7 Tips to Steer Clear of Cybersecurity Risks in 2019
Chuck Saia, Deloitte CEO of Risk and Financial Advisory, delivers advice to avoid and combat cybersecurity risks in the new year.
In 2018, more than 600 known cybersecurity data breaches exposed more than 22 million records, according to Statista. Despite the massive number of breaches, professional services firm Deloitte recently found that only 25% of organizations are scenario planning to defend against these attacks.
With consumer and employee displeasure with corporate leaders only continuing to grow, and calls for regulation coming from elected officials, it is crucial that leaders begin to regulate themselves by prioritizing cybersecurity to make their business stronger.
With seemingly omnipresent cyber risks threatening consumers and businesses, Chuck Saia, Deloitte CEO of Risk and Financial Advisory, delivers the following seven tips to avoid and combat cybersecurity risks in the new year.
1) War Game & Scenario Plan
In a recent survey, Deloitte found that nearly all CEOs believe their organizations will face serious threats and disruptions to their growth prospects in the next two to three years. Despite the massive number of breaches this year and war gaming being the best way for businesses to plan ahead and defend against these attacks. In 2019, leaders must push their organizations to plan for and monitor for these attacks.
2) View Cyber Risks Through a Business Lens
Cyber risk reports often focus on technical details and technological risks. Yet, leaders, CEOs and board members should view cyberattacks as business risks and think about the holistic impacts that cyber breaches can have on business reputation, company culture, and profitability.
3) Manage the Extended Enterprise
Leaders must also pay special attention to their organization’s extended enterprise and the security flaws these partners could expose. Deloitte recently found that a majority of CEOs fail to hold their extended enterprise to the same risk standards as their own organizations and leaders see IT providers as the third parties that pose the greatest threat.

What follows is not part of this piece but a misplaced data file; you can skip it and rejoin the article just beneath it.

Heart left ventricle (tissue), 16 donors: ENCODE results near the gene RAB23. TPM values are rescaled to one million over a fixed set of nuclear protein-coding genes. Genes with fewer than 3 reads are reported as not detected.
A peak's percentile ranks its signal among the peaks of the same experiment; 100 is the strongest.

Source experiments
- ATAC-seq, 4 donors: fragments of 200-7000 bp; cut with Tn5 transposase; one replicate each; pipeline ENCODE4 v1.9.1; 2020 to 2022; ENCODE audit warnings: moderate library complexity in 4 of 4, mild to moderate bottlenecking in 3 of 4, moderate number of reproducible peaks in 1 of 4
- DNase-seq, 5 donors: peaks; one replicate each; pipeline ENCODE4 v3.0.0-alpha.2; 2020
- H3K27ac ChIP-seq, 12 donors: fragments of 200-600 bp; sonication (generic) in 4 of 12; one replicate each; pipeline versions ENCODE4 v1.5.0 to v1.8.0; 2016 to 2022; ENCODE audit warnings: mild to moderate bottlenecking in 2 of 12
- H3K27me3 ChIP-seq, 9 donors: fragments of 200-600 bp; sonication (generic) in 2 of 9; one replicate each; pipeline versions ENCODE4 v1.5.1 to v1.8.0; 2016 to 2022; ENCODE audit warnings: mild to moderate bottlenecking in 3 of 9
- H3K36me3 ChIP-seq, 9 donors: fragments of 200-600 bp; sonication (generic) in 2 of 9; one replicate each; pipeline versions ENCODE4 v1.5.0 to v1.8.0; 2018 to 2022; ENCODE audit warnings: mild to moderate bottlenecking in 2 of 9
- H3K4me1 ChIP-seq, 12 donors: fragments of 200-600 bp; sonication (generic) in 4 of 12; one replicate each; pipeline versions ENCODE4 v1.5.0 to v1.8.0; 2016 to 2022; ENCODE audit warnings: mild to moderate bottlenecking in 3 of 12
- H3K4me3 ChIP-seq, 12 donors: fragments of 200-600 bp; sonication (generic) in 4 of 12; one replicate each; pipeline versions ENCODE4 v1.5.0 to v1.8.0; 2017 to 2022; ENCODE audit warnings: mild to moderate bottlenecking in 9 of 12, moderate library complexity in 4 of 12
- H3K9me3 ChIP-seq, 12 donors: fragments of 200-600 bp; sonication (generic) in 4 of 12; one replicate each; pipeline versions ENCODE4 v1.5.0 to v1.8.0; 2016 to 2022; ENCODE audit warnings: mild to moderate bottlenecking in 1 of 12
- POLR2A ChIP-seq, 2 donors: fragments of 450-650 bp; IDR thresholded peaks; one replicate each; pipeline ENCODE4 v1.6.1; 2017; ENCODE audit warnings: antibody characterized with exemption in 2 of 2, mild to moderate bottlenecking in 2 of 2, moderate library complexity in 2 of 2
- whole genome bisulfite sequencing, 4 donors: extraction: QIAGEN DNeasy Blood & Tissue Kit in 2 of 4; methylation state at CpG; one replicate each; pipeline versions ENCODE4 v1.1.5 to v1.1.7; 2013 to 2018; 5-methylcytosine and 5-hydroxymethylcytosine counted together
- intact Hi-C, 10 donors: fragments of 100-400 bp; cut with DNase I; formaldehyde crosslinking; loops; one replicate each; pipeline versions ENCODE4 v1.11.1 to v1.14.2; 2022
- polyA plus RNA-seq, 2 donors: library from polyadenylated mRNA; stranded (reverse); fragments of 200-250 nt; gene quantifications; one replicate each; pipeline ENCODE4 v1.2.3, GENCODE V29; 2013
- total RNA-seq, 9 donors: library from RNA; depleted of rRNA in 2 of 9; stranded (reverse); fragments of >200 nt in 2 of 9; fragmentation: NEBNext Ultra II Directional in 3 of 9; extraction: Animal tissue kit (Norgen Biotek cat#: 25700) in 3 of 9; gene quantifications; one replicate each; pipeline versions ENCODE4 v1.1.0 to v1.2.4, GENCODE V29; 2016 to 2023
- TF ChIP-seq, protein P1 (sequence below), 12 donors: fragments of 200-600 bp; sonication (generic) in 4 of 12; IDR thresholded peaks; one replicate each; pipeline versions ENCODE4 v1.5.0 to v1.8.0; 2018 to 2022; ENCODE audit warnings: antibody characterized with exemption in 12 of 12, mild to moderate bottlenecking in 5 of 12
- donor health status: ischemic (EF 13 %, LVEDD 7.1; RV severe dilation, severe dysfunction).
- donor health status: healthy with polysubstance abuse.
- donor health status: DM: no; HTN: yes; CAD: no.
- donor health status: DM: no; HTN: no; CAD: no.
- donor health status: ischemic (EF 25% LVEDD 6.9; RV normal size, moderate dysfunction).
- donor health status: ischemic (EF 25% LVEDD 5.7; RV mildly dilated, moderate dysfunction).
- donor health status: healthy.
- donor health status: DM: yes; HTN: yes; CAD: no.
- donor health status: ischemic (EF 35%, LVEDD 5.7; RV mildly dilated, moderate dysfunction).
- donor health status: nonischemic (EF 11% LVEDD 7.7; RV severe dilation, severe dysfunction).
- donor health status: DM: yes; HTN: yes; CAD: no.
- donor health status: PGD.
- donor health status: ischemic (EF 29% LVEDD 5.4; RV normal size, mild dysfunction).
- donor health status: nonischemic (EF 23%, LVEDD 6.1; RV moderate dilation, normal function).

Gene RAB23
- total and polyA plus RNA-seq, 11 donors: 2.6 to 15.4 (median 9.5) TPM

These third parties expose the organization to significant cyber threats. But because these providers are external, they’re beyond management’s direct control. It’s critical that IT vendors are effectively managed and that the entire enterprise is held to strong security standards in 2019.
4) Increase Investment in Threat Detection
In 2019, leaders must increase investments in enhancing cyber threat intelligence and analytics capabilities. Deloitte recently found that leaders are least likely to invest in improving threat detection while more board members than CEOs cite new technologies as a priority. Prioritizing threat detection will be a key opportunity in 2019 and CEOs and Board Members must align on investment strategy in order to move forward.
5) Integrate IT Security With Business Risk Management
The traditional discipline of IT security, isolated from a more comprehensive risk-based approach, is no longer enough to protect organizations. To grow, streamline, and innovate, organizations must integrate IT security into leadership and business decisions in order to keep pace with the evolution of cyber threats.
6) Involve Leaders
CEOs and board members rank cybersecurity as their greatest concern, but only 30% on average describe themselves as highly engaged in the area, signaling the need for more robust cyber risk strategy, governance and management frameworks through today’s increasing dependence on technology.
To engage senior leaders, the CIO and CISO should develop business-focused cyber risk reporting, rather than overly technical reports with a focus on business impacts and risks. Engaging senior leaders in cyber is key to moving from simply identifying security threats and fixes to defining business impacts, governance methods, risk escalation steps and organizational responses.
7) Utilize Threat Intelligence Programs
Companies can use threat intelligence programs to proactively identify and monitor risks. For example, Deloitte’s Insider Threat and Predictive Risk Intelligence programs identify and “disrupt” internal and external issues that could open the company up to cyber attacks.
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